A Kind Word

I’m going to start with a quick introduction (i.e. excuse). It’s been nearly a year since I’ve written anything on here. Last fall, I accepted a part-time job with the local school district. So between two part-time jobs, two full-time kids, a minimum of three novels being balanced at any given time, and trying to find some time for my own mental health, blogging kind of fell by the wayside. But I realized recently that I have something to say, so I’m hopping behind the keyboard again. Hope you enjoy!

We live in a day and age that many people seem to have forgotten the impact that a simple word of kindness can have on a person. It’s so easy to be mean online. To not think twice about what you say. To let your emotions run the keyboard and never think twice about it. Cyber bullying runs rampant, partially because it’s easier to be cruel and hurtful when you don’t have to see the pain your words have caused.

As a result, I think people have started to underestimate the power of words. Yes, they’re just words. A strand of sounds put together that amazingly make sense in our human brains. Even so, words can hurt. But they can also help. It really is amazing how much an off-the-cuff compliment given at the right time can affect a person’s life. In my case, a rejection email I received years ago is part of the reason I haven’t given up on writing.

I started writing long, long ago. Like a million years in dog years. Okay, so maybe I’m not quite that old. But some days it feels like it. My first “querying” experience came when I was a sophomore in college. I had written a novel. Looking back, it was a hot mess of everything that could have been wrong with a novel. It was full of cliches, purple prose, and the plot had more holes in it than a piece of moldy swiss cheese. (Don’t ask why it has to be moldy. I’m the one in charge here.) But I was proud of what I’d accomplished. I had completed a novel. (I didn’t realize at the time that completed also meant revising the ever loving…whatever out of it.)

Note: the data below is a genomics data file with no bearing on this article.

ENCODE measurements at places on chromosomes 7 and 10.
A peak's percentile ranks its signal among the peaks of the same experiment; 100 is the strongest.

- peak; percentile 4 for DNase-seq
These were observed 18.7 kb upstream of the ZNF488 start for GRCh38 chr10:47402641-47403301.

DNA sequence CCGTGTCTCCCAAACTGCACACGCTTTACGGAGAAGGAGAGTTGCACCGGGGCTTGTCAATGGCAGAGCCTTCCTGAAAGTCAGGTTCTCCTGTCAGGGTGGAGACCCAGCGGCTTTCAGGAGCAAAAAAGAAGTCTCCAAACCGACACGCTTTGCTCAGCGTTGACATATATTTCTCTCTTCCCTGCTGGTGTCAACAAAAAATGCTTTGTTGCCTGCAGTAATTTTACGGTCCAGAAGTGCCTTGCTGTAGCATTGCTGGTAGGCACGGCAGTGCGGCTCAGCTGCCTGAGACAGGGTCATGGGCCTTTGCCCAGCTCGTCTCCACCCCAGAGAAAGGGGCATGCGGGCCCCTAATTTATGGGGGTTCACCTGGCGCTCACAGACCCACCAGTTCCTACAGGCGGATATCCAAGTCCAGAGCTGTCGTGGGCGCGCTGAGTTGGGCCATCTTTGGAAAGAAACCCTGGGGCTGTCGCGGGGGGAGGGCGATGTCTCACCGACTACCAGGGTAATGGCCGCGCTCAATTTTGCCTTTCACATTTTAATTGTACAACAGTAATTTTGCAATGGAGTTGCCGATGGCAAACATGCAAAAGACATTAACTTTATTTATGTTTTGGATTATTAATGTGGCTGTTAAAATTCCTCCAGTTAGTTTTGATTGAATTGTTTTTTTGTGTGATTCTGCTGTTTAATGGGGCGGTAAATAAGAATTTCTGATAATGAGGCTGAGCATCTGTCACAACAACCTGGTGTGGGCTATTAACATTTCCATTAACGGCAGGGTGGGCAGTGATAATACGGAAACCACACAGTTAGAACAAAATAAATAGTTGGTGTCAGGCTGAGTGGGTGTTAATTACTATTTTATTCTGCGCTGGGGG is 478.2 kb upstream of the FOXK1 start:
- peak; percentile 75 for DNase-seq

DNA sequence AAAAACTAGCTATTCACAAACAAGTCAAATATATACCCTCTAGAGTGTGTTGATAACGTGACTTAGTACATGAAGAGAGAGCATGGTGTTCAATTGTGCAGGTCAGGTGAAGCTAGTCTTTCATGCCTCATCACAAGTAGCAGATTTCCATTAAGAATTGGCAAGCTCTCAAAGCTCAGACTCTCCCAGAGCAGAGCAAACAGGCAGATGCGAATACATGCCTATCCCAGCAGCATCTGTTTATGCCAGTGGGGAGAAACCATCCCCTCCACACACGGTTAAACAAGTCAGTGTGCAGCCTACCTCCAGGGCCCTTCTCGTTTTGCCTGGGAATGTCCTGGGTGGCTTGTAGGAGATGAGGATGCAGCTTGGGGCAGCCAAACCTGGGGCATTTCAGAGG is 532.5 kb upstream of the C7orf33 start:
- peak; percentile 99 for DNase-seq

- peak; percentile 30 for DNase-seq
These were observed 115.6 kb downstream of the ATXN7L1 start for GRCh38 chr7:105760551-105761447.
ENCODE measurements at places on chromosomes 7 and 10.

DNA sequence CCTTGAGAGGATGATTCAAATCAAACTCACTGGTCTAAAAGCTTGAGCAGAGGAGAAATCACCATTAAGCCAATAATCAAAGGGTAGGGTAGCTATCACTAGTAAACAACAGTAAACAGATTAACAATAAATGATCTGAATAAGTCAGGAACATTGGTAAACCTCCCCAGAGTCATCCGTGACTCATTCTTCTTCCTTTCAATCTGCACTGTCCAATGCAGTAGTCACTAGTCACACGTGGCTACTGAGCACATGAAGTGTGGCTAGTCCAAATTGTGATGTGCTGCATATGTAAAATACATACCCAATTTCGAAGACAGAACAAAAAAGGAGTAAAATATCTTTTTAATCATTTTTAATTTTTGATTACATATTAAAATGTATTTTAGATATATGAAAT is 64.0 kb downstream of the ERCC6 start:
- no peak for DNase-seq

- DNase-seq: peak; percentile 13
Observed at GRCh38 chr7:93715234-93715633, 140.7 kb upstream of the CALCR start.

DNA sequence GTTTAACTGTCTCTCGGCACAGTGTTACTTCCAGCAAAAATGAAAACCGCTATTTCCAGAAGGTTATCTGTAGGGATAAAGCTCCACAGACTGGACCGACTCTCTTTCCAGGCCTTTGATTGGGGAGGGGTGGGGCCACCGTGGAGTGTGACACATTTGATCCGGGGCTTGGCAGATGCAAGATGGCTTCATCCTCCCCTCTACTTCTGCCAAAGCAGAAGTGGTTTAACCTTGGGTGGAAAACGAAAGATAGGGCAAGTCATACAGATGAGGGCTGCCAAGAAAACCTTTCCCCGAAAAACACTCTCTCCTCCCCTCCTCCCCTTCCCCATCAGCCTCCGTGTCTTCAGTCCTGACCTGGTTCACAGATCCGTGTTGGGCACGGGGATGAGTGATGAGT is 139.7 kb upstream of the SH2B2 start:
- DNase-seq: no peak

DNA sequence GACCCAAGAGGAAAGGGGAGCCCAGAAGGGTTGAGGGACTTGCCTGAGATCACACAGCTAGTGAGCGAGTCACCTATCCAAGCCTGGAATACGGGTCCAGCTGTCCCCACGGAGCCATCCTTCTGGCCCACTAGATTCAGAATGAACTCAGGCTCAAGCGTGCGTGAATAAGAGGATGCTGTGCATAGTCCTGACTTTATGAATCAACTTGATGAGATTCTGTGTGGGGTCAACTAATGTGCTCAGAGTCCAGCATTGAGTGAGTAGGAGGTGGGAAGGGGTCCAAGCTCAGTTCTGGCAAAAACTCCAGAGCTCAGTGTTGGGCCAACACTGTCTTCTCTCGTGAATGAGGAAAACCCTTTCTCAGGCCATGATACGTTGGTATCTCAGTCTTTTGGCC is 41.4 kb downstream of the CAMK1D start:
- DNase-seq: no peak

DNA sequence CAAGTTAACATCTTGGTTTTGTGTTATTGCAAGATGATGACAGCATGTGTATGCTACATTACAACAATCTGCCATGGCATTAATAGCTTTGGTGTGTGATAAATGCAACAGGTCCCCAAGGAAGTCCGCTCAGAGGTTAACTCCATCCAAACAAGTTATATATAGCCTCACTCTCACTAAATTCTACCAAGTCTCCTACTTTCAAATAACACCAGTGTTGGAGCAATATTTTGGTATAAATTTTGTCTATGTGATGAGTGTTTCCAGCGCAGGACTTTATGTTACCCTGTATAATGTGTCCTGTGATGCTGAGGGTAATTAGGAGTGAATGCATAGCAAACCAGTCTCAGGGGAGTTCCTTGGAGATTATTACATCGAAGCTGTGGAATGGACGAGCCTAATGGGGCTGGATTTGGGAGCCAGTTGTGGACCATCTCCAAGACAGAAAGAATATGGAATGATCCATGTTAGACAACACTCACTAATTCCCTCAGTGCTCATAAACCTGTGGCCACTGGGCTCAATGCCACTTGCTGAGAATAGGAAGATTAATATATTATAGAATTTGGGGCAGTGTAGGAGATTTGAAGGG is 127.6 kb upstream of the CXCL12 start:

So with the cursor flashing at THE END, I threw myself into the world of querying. A world that I now realize I knew NOTHING about. Full of naive excitement, I attended a small romance writers conference that was held about an hour from my house. Prior to the conference, I sent an email to the editor of the small press I was going to be pitching to, asking him if he’d be willing to take a look at the manuscript and give me some feedback on it. (This is a no-no, by the way. Like I said, I didn’t know better.)

To my surprise, he agreed, and had me send over a partial manuscript. When I met with him at the conference, he had a lot of really nice things to say, and actually asked me to send the full. I was convinced my moment had arrived. I was going to be published. And my life was going to be full of fancy book tours and chocolates and…Then came the rejection.

It landed in my email a few months later. He let me down gently, saying I needed to concentrate more on my setting (which was probably his way of toning down “What in the actual f*** did I just read?”) It stung, but it was the end of the email that truly stuck with me. He said that even though it hadn’t worked out, he strongly believed he would see my name on the bookshelf some day.

At the time, it didn’t mean that much to me. I was licking my wounds from my first real rejection. But over the years, those words have burned themselves into my brain. There have been many other projects. More rejections than I care to count. And plenty of times that it would have been easy to give up writing and walk away. After all, it’s a big mountain to climb, and just like Mount Everest, not everyone makes it to the top. But every time I considered calling it quits, I thought of those words. And they were enough to push me to hit send on the next query, or jump into the next set of revisions, or start on a new project because the last one just wasn’t quite right.